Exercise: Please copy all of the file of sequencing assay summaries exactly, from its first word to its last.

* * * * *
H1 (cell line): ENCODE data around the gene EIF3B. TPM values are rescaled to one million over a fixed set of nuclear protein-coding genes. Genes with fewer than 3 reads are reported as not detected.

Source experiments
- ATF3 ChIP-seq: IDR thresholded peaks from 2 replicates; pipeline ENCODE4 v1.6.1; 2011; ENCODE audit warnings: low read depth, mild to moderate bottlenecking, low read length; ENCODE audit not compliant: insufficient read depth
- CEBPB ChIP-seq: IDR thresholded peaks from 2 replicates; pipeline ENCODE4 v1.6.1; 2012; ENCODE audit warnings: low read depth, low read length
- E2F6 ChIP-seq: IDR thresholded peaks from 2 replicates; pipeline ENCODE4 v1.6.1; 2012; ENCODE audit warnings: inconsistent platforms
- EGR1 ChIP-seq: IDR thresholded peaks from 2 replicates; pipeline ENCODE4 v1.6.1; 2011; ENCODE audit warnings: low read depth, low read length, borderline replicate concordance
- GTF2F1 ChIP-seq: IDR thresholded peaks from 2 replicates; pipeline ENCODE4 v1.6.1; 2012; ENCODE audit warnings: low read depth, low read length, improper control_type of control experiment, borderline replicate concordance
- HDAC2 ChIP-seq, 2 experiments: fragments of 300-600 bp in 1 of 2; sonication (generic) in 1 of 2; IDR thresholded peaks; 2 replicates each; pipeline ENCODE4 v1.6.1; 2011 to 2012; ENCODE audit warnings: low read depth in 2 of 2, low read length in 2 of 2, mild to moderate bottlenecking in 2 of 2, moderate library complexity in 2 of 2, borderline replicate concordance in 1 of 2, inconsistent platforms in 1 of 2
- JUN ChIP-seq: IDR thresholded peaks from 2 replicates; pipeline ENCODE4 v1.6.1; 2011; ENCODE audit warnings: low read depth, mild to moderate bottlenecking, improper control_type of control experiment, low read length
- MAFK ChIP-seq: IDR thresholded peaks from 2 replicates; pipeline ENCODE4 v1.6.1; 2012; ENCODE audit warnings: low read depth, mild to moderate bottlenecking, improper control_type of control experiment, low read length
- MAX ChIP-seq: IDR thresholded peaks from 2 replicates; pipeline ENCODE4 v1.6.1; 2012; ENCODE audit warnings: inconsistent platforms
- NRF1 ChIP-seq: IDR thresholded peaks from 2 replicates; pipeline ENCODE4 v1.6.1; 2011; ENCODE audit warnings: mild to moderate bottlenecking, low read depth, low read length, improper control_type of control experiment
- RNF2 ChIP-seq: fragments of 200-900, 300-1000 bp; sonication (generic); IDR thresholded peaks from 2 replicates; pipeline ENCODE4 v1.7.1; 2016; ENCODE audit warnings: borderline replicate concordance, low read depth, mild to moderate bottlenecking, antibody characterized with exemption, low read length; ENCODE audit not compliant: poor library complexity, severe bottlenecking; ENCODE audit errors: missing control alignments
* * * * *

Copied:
H1 (cell line): ENCODE data around the gene EIF3B. TPM values are rescaled to one million over a fixed set of nuclear protein-coding genes. Genes with fewer than 3 reads are reported as not detected.

Source experiments
- ATF3 ChIP-seq: IDR thresholded peaks from 2 replicates; pipeline ENCODE4 v1.6.1; 2011; ENCODE audit warnings: low read depth, mild to moderate bottlenecking, low read length; ENCODE audit not compliant: insufficient read depth
- CEBPB ChIP-seq: IDR thresholded peaks from 2 replicates; pipeline ENCODE4 v1.6.1; 2012; ENCODE audit warnings: low read depth, low read length
- E2F6 ChIP-seq: IDR thresholded peaks from 2 replicates; pipeline ENCODE4 v1.6.1; 2012; ENCODE audit warnings: inconsistent platforms
- EGR1 ChIP-seq: IDR thresholded peaks from 2 replicates; pipeline ENCODE4 v1.6.1; 2011; ENCODE audit warnings: low read depth, low read length, borderline replicate concordance
- GTF2F1 ChIP-seq: IDR thresholded peaks from 2 replicates; pipeline ENCODE4 v1.6.1; 2012; ENCODE audit warnings: low read depth, low read length, improper control_type of control experiment, borderline replicate concordance
- HDAC2 ChIP-seq, 2 experiments: fragments of 300-600 bp in 1 of 2; sonication (generic) in 1 of 2; IDR thresholded peaks; 2 replicates each; pipeline ENCODE4 v1.6.1; 2011 to 2012; ENCODE audit warnings: low read depth in 2 of 2, low read length in 2 of 2, mild to moderate bottlenecking in 2 of 2, moderate library complexity in 2 of 2, borderline replicate concordance in 1 of 2, inconsistent platforms in 1 of 2
- JUN ChIP-seq: IDR thresholded peaks from 2 replicates; pipeline ENCODE4 v1.6.1; 2011; ENCODE audit warnings: low read depth, mild to moderate bottlenecking, improper control_type of control experiment, low read length
- MAFK ChIP-seq: IDR thresholded peaks from 2 replicates; pipeline ENCODE4 v1.6.1; 2012; ENCODE audit warnings: low read depth, mild to moderate bottlenecking, improper control_type of control experiment, low read length
- MAX ChIP-seq: IDR thresholded peaks from 2 replicates; pipeline ENCODE4 v1.6.1; 2012; ENCODE audit warnings: inconsistent platforms
- NRF1 ChIP-seq: IDR thresholded peaks from 2 replicates; pipeline ENCODE4 v1.6.1; 2011; ENCODE audit warnings: mild to moderate bottlenecking, low read depth, low read length, improper control_type of control experiment
- RNF2 ChIP-seq: fragments of 200-900, 300-1000 bp; sonication (generic); IDR thresholded peaks from 2 replicates; pipeline ENCODE4 v1.7.1; 2016; ENCODE audit warnings: borderline replicate concordance, low read depth, mild to moderate bottlenecking, antibody characterized with exemption, low read length; ENCODE audit not compliant: poor library complexity, severe bottlenecking; ENCODE audit errors: missing control alignments